Possible Contributor to COVID-19 Neurologic Manifestations

Dawn Elliott Knapp, PA-C, for Medscape

January 27, 2022

The study covered in this summary was published in bioRxiv.org as a preprint and has not yet been peer reviewed.

Key Takeaways

  • ACE2 expression in human brain tissue is negligible, so an alternative cell receptor may be responsible for neuropathology in SARS-CoV-2–infected individuals.

  • Neuropilin-1 (NRP1), an alternative host-cell entry receptor, can bind to a SARS-CoV-2 spike protein cleaved by furin, a host protease, and facilitate ACE2-mediated SARS-CoV-2 entry into host cells.

Why This Matters

  • These findings could help explain the neurologic symptoms of COVID-19: loss of smell and taste, memory loss, and multiple psychiatric manifestations.

  • Targeted therapeutic strategies for treating neuro-COVID could result if key mediators of SARS-CoV-2 entry into the brain cells are found.

Study Design

  • Computer analysis of mRNA and protein expressions of ACE2, NRP1, TMPRSS2, and furin in human brain immune components was performed from data available in the Human Brain Atlas, a subsection of Human Protein Atlas (HPA).

  • Deep sequencing of RNA and immunohistochemistry data was used to estimate mRNA expression and localization of human proteins.

  • Transcriptomic data were collected from HPA, GTEx, and FANTOM5 databases. An annotated protein expression profile was created by matching the immunohistochemistry staining profile with mRNA expression data. Final results were then graphed and inferences made.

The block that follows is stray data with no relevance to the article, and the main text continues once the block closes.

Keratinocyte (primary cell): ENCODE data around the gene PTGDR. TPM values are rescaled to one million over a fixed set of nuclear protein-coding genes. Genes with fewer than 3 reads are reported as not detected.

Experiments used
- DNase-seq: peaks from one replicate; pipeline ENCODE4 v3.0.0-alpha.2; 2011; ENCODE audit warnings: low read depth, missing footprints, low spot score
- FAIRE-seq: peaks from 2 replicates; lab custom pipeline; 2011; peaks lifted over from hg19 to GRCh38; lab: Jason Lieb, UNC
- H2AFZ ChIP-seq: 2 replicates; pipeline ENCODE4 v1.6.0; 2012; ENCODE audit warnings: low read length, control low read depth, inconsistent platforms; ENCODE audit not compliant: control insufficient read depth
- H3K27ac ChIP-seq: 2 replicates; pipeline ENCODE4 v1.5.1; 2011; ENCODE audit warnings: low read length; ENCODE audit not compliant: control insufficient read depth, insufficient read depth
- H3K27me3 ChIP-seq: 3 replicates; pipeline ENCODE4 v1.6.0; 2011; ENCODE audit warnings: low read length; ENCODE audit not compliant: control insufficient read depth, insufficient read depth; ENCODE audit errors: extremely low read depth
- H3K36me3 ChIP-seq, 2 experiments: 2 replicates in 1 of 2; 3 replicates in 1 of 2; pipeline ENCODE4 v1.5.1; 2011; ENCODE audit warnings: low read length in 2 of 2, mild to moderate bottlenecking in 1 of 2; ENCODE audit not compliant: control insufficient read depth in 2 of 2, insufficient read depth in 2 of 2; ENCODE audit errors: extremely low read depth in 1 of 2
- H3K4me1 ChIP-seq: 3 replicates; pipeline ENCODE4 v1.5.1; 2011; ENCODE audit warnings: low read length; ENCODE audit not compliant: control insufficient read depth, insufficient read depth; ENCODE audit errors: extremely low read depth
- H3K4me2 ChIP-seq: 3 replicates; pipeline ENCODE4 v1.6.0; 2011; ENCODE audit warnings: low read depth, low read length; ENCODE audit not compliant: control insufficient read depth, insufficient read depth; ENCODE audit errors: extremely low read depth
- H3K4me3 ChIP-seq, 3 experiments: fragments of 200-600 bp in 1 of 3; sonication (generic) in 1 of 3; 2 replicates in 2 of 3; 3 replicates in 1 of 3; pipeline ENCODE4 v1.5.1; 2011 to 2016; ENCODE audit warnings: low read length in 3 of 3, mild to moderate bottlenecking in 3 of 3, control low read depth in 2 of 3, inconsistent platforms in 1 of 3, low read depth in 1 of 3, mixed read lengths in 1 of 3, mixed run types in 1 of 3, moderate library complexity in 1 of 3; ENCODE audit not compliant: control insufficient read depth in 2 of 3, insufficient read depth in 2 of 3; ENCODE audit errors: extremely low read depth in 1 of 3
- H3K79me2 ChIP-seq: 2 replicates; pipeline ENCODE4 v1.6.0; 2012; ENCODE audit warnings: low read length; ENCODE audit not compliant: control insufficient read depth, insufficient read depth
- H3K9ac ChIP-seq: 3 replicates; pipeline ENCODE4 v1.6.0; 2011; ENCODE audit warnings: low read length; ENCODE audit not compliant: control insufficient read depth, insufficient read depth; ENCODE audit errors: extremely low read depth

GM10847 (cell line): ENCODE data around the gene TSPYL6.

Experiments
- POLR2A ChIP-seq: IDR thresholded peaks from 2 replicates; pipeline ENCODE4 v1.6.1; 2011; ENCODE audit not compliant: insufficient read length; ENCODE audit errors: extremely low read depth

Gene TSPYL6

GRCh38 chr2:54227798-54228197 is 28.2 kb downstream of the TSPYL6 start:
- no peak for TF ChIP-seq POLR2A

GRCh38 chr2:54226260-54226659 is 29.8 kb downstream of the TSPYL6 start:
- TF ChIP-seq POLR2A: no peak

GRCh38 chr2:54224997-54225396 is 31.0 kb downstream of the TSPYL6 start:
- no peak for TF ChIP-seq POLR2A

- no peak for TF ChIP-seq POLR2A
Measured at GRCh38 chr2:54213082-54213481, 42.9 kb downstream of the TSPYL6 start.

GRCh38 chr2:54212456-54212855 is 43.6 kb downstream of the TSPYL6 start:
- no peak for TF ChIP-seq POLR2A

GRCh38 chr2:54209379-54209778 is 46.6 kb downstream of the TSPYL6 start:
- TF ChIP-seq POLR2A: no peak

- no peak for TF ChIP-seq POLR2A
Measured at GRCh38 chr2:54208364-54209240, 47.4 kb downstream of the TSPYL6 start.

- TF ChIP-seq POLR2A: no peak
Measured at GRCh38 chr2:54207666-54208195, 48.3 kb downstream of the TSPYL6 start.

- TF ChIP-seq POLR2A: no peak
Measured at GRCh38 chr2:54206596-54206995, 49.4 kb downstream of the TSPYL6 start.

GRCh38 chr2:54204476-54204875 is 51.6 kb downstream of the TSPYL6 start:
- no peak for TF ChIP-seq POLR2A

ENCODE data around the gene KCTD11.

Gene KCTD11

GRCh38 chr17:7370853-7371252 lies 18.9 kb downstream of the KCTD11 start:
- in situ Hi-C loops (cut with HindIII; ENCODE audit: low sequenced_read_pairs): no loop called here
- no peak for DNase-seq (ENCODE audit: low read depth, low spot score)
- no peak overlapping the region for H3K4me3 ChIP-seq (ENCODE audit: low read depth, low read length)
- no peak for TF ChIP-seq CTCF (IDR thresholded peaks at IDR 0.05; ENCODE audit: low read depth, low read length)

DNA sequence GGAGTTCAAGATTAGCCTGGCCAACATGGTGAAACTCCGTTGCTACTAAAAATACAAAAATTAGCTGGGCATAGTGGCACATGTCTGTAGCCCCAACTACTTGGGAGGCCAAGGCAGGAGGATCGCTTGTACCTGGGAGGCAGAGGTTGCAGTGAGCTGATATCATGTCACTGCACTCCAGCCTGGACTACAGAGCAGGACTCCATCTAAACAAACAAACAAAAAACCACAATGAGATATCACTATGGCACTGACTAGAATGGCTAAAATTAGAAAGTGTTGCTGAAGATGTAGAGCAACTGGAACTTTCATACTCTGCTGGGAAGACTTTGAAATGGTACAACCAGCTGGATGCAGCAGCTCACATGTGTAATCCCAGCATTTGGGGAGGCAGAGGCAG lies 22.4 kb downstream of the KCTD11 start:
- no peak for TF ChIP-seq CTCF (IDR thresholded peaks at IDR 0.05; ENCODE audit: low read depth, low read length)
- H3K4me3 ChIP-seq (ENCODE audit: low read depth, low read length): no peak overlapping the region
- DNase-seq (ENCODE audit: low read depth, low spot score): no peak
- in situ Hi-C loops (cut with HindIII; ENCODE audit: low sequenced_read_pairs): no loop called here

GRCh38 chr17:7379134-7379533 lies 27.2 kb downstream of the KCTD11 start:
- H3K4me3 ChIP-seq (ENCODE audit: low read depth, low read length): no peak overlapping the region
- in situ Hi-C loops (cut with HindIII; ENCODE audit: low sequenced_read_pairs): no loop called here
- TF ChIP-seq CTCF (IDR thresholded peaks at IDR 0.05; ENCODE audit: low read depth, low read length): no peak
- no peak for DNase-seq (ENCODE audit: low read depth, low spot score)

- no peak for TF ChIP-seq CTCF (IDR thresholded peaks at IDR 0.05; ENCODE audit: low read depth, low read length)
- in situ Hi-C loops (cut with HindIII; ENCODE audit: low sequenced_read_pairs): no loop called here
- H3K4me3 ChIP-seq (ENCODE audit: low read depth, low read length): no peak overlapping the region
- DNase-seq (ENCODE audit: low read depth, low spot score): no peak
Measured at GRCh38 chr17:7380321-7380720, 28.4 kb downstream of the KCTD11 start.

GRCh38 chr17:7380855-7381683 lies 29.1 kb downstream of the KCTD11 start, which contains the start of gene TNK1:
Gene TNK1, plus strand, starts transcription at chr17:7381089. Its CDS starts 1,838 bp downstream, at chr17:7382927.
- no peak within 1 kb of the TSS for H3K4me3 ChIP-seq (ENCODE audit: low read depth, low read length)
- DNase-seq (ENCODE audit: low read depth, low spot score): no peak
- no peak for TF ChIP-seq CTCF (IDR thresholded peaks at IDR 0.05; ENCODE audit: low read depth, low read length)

Key Results

  • Olfactory and hippocampal neurogenesis may be disrupted by SARS-CoV-2 infection, as evidenced by high NRP1 and furin expression in these brain regions.

  • This study makes a case for in vivo trials to elucidate the role of NRP1 and furin in SARS-CoV-2 infection.

Limitations

  • Proteomic expression data were not available for certain brain regions to corroborate transcriptomic expressions of the studied markers.

  • This was a computer-based analysis, and in situ/in vivo studies are needed for validation of findings.

Study Disclosures

  • The authors have declared no competing interests.

  • No substantial funding was obtained for this work.

This is a summary of a preprint research study,"NRP1 and Furin as Putative Mediators of SARS-CoV-2 Entry Into Human Brain Cells," by Ashutosh Kumar and colleagues from Etiologically Elusive Disorders Research Network (EEDRN) on bioRxiv, provided to you by Medscape. This study has not yet been peer reviewed. The full text of the study can be found on bioRxiv.org.

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